Sandbags are an easy way to add some pressure. I've also used ace bandages over visqueen (or saran wrap) and some pliable foam. When I build my waterskis I use airbag pressure at about 5psi. For that edge repair, I would have just clamped it under some stiff but pliable foam.

    Nice repair!

    Eric
     
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  9. Dakine

    Dakine Out on the slopes Skier

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    Roger Eleeski...JB weld thinned with heat and carbon tow or cloth.
    I'd put some peel ply over the repair and a couple of layers of shop towel for padding than weight or clamp it until cured.
    Peel ply lets excess resin through and then peels clean for a very high fiber content composite.
    http://www.cstsales.com/peel-plies.html
     
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  10. crgildart

    crgildart Gravity Slave Skier

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    How sensitive to heat is the repaired area? Would folks doing future tuning and waxing want to be extra careful when grinding, filing, hot waxing?? Would it be prudent to avoid hot boxing a ski with that kind of damage and repair? I would think that the gorilla glue epoxy, metal grip. and p-tex would hold up pretty well to those things. Other contact cement variations, not so much..
     
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    Doug Briggs

    Doug Briggs Skiing the powder Industry Insider Pugski Ski Tester

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    This is all great info, guys. I have some skis I can play with at the shop.
     
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  12. Monique

    Monique bounceswoosh Skier

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    Would the CF stuff up the repair cost much?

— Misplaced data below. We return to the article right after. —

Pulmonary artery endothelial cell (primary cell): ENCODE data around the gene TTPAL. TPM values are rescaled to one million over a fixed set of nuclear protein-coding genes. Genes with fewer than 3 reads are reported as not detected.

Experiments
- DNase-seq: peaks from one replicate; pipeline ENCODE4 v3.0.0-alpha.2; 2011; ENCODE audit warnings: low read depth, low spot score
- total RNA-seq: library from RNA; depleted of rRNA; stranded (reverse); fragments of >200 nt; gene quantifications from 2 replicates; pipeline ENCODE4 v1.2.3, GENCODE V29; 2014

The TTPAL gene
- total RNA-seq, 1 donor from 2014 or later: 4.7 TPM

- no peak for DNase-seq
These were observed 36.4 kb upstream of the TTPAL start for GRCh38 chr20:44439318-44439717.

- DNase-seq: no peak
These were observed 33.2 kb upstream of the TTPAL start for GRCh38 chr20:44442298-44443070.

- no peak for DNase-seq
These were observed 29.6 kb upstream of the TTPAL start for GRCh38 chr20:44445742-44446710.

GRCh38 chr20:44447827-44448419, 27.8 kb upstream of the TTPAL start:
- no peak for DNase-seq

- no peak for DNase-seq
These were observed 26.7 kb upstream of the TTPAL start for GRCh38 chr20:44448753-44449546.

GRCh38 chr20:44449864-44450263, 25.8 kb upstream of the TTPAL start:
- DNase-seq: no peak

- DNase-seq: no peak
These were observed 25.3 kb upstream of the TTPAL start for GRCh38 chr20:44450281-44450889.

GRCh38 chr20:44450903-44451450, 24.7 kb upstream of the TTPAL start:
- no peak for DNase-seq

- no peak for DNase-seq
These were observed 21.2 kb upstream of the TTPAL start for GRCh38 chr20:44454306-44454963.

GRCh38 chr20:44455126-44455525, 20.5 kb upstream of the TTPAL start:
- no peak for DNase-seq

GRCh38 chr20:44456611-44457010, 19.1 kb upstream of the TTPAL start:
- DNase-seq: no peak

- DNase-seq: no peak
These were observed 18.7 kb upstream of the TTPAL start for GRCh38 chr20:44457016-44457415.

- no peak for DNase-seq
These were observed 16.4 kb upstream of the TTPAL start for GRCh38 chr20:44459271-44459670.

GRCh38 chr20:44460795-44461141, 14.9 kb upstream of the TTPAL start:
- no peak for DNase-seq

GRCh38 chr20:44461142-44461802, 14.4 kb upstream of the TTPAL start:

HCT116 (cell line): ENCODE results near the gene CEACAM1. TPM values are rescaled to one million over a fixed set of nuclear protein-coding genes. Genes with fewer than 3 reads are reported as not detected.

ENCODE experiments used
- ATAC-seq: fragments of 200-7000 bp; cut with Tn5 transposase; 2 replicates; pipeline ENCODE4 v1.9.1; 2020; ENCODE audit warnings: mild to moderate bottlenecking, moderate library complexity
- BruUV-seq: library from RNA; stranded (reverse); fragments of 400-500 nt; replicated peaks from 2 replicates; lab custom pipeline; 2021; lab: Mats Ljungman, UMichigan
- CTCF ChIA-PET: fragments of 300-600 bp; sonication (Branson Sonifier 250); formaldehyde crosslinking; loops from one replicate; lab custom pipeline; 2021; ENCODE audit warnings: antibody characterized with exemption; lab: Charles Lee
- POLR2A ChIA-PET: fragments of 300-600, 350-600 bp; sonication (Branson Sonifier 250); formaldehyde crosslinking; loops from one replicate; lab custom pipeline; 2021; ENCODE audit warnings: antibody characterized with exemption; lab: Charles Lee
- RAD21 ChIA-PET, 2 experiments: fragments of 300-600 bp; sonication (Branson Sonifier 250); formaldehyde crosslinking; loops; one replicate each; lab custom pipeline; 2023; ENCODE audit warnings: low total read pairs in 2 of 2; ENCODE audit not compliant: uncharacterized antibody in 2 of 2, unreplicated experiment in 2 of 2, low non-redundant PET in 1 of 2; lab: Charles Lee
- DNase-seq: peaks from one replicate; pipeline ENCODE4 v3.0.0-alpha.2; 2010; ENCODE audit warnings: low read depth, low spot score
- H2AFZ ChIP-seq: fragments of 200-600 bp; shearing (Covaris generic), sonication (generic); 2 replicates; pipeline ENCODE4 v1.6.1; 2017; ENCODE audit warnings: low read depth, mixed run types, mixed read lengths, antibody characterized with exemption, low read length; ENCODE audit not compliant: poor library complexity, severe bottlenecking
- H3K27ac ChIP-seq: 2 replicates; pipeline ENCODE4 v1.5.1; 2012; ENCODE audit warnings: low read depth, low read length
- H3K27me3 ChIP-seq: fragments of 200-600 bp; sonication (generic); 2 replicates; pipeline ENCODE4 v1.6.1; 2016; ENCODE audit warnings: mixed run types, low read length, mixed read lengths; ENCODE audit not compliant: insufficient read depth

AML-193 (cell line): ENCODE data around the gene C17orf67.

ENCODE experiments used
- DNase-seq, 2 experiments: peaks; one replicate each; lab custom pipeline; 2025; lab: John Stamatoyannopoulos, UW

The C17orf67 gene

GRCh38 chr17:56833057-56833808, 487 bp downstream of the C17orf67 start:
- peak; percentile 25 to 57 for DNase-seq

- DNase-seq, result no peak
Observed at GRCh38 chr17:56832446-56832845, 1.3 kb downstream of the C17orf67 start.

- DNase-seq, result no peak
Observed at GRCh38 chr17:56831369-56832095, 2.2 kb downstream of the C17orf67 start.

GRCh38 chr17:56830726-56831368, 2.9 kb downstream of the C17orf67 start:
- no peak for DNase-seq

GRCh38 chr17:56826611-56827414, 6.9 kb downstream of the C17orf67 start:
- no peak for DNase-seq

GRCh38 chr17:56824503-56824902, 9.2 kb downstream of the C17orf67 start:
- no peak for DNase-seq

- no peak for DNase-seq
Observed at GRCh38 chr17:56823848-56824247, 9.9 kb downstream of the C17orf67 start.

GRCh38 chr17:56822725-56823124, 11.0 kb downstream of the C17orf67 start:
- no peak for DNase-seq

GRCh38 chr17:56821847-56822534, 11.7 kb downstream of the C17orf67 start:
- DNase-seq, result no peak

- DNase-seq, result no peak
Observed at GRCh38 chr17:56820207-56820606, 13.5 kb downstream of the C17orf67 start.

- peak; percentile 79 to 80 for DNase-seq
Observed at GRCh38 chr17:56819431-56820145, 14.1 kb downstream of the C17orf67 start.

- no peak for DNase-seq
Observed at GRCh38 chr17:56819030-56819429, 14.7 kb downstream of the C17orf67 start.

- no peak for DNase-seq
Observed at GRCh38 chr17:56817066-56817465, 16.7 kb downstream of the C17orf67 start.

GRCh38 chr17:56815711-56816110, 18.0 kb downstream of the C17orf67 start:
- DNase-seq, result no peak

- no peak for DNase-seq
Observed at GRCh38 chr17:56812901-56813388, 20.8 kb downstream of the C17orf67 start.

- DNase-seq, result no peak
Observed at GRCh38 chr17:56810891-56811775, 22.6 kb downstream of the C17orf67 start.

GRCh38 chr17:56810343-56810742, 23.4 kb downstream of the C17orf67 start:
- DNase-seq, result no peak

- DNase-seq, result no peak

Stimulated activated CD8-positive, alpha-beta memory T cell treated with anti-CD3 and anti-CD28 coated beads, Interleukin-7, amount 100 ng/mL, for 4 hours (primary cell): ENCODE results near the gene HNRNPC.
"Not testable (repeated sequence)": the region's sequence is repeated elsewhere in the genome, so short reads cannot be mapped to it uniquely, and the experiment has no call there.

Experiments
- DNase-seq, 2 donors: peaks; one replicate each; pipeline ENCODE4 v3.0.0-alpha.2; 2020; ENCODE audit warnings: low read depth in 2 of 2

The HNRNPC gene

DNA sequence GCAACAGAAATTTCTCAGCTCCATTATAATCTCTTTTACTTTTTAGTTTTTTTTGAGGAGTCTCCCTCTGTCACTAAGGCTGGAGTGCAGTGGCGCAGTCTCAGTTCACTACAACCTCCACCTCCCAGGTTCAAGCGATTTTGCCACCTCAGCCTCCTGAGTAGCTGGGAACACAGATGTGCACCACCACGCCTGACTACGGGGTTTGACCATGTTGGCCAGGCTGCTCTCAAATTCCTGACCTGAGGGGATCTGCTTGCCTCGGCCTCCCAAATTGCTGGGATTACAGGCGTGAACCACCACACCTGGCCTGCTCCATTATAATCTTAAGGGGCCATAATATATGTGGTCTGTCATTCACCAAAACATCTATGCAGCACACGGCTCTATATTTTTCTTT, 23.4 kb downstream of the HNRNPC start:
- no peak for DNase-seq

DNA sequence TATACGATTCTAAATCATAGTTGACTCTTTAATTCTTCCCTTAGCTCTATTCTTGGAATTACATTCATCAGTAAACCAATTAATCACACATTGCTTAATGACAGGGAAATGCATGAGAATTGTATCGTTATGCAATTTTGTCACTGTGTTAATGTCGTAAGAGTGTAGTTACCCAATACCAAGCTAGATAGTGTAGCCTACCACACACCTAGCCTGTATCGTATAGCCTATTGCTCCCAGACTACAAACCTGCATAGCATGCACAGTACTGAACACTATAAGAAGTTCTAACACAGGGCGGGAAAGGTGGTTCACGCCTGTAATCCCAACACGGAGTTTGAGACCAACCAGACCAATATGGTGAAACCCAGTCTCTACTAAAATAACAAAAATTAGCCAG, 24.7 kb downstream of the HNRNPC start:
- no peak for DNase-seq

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    Doug Briggs

    Doug Briggs Skiing the powder Industry Insider Pugski Ski Tester

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    I don't expect any issues from heating this repair. The trickiest part is when using the soldering iron to apply the MetalGrip. You have to avoid overheating the epoxy. I just work quickly. You don't need the MG to be picture perfect, just a thin coating.

    Not much. A 25ft tow bundle would last years and costs under $10 sans shipping and tax. It would be a minor additional step if I understand how I would use it.

    @Eleeski, @cantunamunch and @Dakine. Your info on CF is priceless.

    For a small up front purchase and a slight additional step to the epoxy process, I can really beef up the repair. I envision cutting up CF tow into 1/2 or smaller lengths and mixing it into the epoxy. I presume it won't flow quite as well, but it will certainly enhance the strength of the epoxy and leave me with a material that could be screwed into and transfer the stresses further into the ski, away from the damaged core section. Or maybe two epoxy steps, one to saturate any cracks and another with the tow to create a structural layer tied into the ski.

    Does the tow fiber size remain the same regardless of the number of fibers per bundle? I couldn't quickly find clarification on the CST site.

    Thanks again to everyone. I love learning. :)
     
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    Doug Briggs